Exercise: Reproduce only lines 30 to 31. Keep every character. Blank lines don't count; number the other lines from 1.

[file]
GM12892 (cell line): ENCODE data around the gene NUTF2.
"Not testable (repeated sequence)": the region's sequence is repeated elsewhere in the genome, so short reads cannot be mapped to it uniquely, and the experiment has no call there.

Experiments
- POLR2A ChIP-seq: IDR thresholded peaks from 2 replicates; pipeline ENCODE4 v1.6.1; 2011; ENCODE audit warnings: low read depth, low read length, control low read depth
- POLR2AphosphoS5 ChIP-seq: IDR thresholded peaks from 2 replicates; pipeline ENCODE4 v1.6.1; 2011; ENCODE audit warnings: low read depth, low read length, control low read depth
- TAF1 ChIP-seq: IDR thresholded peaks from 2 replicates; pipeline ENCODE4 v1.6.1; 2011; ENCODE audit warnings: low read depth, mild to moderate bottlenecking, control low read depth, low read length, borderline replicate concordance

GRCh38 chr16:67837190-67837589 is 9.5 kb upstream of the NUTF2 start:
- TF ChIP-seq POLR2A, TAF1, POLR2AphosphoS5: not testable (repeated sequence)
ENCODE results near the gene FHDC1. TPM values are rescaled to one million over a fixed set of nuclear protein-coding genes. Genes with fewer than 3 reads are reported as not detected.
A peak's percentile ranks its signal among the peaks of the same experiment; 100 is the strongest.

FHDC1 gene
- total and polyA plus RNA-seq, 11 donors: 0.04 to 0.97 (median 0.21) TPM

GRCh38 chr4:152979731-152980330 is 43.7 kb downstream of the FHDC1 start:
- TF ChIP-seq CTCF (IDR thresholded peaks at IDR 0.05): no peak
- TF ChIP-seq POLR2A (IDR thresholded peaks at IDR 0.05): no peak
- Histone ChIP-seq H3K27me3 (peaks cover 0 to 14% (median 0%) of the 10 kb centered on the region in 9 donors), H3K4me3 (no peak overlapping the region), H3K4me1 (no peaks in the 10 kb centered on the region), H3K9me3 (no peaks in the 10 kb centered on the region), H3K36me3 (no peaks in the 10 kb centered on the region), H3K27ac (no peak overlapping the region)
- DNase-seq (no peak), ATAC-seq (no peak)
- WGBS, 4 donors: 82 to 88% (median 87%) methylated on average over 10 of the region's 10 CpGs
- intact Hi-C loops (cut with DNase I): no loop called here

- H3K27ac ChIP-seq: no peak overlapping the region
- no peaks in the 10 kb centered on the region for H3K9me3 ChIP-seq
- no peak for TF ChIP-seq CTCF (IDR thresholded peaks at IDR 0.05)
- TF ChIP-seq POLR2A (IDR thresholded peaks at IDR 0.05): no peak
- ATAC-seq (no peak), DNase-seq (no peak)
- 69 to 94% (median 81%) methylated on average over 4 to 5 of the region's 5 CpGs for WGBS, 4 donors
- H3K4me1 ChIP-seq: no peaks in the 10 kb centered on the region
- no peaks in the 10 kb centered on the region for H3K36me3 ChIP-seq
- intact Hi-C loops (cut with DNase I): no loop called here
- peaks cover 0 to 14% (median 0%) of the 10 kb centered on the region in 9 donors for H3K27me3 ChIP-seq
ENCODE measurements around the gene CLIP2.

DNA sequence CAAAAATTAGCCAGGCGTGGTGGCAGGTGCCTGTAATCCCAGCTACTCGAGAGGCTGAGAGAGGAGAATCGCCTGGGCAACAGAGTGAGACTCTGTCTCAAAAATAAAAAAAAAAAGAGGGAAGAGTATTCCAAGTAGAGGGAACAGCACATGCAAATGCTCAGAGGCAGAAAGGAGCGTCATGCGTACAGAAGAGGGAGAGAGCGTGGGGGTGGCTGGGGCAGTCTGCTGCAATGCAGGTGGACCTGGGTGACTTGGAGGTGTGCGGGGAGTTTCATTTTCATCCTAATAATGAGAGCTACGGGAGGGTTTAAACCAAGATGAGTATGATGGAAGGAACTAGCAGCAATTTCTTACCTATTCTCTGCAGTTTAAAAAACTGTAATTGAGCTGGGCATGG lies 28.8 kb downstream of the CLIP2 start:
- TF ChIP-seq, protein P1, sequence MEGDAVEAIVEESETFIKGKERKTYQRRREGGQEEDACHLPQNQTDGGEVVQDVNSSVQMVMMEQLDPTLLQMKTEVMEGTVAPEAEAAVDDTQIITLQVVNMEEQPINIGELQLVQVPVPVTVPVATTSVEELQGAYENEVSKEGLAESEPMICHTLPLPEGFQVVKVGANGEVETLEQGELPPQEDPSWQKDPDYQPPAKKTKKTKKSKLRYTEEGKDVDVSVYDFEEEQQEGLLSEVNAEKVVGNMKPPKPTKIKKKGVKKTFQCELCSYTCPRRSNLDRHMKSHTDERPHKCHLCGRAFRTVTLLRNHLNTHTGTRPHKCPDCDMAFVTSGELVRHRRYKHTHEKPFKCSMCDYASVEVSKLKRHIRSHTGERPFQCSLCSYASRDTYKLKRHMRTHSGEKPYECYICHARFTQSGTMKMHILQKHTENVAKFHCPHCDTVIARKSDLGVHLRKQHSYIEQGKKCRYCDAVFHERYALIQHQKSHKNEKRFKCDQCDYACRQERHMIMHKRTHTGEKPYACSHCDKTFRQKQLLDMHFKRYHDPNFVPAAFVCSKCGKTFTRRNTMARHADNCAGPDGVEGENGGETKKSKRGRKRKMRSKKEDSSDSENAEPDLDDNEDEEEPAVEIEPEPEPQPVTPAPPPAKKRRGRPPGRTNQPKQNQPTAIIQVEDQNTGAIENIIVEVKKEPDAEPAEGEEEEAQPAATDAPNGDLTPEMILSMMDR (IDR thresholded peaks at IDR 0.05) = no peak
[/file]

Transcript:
ENCODE measurements around the gene CLIP2.

DNA sequence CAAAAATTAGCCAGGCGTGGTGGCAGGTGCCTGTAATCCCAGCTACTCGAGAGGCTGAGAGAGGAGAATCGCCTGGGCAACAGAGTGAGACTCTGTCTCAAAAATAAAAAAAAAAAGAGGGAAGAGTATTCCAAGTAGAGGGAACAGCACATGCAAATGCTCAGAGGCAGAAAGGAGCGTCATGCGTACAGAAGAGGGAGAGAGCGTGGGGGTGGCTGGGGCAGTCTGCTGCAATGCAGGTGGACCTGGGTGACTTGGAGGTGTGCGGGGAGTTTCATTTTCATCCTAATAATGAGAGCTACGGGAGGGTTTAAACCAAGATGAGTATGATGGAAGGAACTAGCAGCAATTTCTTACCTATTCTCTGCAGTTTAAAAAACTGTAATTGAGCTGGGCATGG lies 28.8 kb downstream of the CLIP2 start: